HIV/AIDS, Drought, Job Loss Contributing to Food Shortages in Southern Africa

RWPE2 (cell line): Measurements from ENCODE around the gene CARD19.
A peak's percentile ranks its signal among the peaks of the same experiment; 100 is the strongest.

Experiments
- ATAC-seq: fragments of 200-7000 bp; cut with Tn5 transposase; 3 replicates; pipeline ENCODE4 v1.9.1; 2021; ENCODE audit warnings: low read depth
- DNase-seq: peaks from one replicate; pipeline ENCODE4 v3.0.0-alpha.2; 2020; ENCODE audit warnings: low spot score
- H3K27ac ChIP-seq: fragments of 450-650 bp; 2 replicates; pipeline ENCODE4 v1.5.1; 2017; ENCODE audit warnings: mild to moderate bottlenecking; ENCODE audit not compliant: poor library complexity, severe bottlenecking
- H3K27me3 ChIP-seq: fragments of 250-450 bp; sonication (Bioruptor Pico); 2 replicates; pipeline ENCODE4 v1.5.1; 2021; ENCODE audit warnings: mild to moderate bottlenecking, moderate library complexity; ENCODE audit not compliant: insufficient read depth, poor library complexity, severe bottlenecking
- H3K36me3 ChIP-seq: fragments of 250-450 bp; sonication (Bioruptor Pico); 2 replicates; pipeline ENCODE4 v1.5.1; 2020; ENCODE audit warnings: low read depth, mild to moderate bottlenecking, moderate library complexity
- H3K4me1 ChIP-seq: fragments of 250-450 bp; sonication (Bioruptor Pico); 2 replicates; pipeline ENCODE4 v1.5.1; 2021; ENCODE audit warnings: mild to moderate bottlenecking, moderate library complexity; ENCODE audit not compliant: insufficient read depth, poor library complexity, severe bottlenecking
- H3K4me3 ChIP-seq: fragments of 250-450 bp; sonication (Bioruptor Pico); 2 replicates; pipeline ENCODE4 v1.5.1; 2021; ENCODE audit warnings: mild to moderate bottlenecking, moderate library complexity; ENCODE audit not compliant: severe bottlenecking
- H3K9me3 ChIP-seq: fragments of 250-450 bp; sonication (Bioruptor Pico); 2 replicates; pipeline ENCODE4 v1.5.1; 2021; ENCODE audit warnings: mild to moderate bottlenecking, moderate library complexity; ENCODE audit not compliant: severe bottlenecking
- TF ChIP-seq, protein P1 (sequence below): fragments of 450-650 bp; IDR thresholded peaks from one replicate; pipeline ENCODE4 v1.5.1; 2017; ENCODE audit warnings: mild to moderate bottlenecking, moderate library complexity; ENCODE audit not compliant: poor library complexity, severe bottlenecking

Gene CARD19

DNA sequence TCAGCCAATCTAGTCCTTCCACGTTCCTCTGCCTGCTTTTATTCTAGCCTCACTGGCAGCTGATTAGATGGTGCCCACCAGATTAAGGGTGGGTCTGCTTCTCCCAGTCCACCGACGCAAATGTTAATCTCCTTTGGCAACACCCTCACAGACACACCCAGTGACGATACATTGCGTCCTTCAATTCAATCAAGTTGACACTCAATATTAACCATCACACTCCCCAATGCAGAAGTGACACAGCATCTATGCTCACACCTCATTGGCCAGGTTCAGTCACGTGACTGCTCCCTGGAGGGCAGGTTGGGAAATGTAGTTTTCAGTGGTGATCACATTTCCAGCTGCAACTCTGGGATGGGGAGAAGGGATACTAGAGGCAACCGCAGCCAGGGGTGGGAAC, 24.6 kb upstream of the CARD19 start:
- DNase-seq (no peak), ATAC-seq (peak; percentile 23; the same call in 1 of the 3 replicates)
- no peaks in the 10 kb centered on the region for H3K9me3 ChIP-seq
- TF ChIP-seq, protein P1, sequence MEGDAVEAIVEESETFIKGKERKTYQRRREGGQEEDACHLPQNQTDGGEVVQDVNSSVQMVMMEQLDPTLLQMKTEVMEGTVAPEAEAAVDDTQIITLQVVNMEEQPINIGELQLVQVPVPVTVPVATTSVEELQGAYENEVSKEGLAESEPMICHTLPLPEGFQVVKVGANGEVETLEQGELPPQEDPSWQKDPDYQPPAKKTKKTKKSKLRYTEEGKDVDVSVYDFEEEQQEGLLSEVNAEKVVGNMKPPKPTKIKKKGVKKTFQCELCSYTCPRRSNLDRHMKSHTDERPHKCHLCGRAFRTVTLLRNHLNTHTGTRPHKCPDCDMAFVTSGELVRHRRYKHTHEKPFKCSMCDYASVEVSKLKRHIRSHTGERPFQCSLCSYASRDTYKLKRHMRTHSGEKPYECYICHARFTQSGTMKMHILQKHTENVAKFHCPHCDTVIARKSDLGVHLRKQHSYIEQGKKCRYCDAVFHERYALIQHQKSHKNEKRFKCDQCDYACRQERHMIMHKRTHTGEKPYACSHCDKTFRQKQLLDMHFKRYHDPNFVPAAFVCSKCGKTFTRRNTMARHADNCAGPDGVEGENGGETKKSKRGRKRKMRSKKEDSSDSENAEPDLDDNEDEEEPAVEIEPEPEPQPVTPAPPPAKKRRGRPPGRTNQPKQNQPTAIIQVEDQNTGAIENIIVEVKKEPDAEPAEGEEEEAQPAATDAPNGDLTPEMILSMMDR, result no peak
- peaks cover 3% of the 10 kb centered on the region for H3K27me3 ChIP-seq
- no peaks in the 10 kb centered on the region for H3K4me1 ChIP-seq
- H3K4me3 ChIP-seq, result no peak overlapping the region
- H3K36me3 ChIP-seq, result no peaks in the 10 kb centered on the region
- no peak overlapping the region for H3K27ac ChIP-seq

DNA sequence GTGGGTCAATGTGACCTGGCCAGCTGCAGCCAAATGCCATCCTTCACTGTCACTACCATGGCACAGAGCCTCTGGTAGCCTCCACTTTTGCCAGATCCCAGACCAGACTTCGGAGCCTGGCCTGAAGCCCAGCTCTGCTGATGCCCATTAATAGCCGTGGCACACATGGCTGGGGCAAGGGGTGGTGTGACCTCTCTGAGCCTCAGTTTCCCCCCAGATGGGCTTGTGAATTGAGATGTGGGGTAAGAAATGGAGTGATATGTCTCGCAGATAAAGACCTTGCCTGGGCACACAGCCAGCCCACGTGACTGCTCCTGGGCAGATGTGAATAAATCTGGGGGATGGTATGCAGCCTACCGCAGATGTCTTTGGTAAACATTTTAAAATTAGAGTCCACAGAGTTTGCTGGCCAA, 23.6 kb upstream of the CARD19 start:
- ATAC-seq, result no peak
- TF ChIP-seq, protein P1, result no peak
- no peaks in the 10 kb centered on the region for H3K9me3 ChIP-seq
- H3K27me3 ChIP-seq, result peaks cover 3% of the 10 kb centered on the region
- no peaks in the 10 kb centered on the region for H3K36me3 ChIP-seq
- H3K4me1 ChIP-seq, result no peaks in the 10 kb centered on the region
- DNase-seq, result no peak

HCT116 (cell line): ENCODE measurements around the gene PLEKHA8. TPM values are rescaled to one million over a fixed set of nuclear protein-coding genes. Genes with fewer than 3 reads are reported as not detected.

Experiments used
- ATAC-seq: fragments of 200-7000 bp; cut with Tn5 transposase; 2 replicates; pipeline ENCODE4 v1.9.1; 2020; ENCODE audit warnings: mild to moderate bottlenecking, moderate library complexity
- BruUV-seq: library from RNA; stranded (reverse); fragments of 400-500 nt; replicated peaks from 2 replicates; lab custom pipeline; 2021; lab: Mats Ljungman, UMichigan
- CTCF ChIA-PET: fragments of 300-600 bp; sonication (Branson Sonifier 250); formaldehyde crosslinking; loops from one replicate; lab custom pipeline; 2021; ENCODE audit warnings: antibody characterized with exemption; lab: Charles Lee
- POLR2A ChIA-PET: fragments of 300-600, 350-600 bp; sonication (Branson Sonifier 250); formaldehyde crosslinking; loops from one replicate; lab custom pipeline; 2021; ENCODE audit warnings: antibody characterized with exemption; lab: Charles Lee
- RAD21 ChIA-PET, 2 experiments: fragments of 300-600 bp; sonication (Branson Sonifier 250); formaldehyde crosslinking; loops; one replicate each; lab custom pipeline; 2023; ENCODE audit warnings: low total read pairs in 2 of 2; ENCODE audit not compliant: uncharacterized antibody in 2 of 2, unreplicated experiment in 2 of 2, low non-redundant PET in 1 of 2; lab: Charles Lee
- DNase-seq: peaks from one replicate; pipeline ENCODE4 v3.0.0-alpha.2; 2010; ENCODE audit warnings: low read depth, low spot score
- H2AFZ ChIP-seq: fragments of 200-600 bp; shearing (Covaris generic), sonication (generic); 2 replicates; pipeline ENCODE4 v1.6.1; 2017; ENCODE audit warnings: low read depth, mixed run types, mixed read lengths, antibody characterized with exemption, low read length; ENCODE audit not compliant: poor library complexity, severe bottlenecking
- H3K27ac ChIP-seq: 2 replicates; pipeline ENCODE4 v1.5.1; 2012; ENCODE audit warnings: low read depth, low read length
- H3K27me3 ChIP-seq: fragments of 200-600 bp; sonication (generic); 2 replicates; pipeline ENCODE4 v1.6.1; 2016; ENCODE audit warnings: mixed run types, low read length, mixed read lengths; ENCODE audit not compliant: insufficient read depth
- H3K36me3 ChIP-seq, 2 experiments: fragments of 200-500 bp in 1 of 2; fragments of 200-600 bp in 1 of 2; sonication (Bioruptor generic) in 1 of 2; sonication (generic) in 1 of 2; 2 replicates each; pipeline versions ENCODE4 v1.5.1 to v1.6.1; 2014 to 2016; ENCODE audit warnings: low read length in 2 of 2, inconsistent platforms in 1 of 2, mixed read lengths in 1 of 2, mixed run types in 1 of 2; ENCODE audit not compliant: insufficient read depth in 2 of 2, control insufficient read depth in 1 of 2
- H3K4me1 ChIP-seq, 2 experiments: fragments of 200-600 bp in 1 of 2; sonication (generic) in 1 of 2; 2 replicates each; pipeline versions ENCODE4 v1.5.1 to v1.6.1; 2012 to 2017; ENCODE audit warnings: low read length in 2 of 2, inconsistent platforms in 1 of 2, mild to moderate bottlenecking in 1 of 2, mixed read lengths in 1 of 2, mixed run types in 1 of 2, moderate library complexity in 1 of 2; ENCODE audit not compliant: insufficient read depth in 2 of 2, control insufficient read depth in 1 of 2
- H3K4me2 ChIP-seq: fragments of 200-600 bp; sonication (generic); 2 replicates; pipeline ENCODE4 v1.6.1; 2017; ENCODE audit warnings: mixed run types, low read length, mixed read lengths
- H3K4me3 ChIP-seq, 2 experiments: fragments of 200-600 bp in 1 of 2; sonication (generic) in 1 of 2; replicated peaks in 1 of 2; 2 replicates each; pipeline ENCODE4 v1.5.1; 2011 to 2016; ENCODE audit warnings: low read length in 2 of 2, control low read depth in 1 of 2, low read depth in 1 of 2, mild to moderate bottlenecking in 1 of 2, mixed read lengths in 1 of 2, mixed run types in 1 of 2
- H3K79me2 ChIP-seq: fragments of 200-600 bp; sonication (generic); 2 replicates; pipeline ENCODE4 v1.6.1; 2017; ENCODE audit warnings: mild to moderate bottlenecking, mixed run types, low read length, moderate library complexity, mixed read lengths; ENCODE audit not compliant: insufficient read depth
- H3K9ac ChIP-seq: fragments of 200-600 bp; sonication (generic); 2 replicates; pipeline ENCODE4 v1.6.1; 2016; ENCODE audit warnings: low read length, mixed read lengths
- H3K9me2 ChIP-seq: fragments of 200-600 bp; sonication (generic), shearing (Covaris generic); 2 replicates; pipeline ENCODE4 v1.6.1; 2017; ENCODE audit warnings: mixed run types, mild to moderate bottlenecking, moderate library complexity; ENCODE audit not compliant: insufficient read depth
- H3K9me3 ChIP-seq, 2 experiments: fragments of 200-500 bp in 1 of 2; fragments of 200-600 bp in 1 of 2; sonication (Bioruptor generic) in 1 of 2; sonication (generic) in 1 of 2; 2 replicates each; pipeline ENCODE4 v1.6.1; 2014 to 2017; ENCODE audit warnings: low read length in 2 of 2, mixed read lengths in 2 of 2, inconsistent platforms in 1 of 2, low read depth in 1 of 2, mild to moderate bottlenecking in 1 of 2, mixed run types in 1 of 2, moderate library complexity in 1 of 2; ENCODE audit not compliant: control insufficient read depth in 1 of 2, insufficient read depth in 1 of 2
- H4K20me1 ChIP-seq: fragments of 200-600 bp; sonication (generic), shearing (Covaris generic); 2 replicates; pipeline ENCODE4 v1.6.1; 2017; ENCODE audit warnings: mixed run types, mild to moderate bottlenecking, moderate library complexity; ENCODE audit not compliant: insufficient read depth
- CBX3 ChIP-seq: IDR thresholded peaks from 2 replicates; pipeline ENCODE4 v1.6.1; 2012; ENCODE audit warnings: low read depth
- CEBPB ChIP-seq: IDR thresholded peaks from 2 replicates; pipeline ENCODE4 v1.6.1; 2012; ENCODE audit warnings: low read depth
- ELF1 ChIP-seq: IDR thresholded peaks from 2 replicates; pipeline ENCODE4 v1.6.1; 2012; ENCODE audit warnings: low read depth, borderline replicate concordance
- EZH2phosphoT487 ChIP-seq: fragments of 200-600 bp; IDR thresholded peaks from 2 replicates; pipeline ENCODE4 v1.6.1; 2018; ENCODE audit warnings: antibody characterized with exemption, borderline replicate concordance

Although drought conditions in much of Southern Africa have "devastated crops," residents in some areas of the region say that the "real problems" contributing to food shortages are high unemployment rates and the AIDS-related deaths of many farm workers, Reuters reports. Development advocates say this year's regional harvest likely will be worse than in 2002, when about 10 million people did not have sufficient food supplies, and the U.N. World Food Programme says the incoming crop might be the worst since 1992, according to Reuters. Drought conditions in the southeastern African nations of Zambia, Zimbabwe, Malawi and parts of Mozambique have "all but destroyed" the region's "staple" maize crop, but in Swaziland and Lesotho, which are farther south, the weather is "less to blame" for crop failure, Reuters reports. U.N. assessments of the food shortage are ongoing, and a fundraising campaign for aid could begin later this month or in early June, Reuters reports (Apps, Reuters, 5/3). Researchers last month at a World Health Organization meeting on nutrition and HIV/AIDS in Durban, South Africa, estimated that about 20% of Southern African agricultural workers are expected to die of AIDS-related causes by 2020, which could threaten food production and worsen food shortages (Kaiser Daily HIV/AIDS Report, 4/15). In a "good year," Lesotho produces only 30% of the food the country needs, in part because of the deaths of farm workers and loss of family farming knowledge, according to Reuters. Approximately 30% of adults in Lesotho are HIV-positive. "It's still very early to say how bad things will be," Ann Witteveen, coordinator of the not-for-profit development group Oxfam International, said, adding, "But we're in a better situation than we were three years ago. There's more capacity. We've got a better understanding" (Reuters, 5/3).This is part of the KHN Morning Briefing, a summary of health policy coverage from major news organizations. Sign up for an email subscription.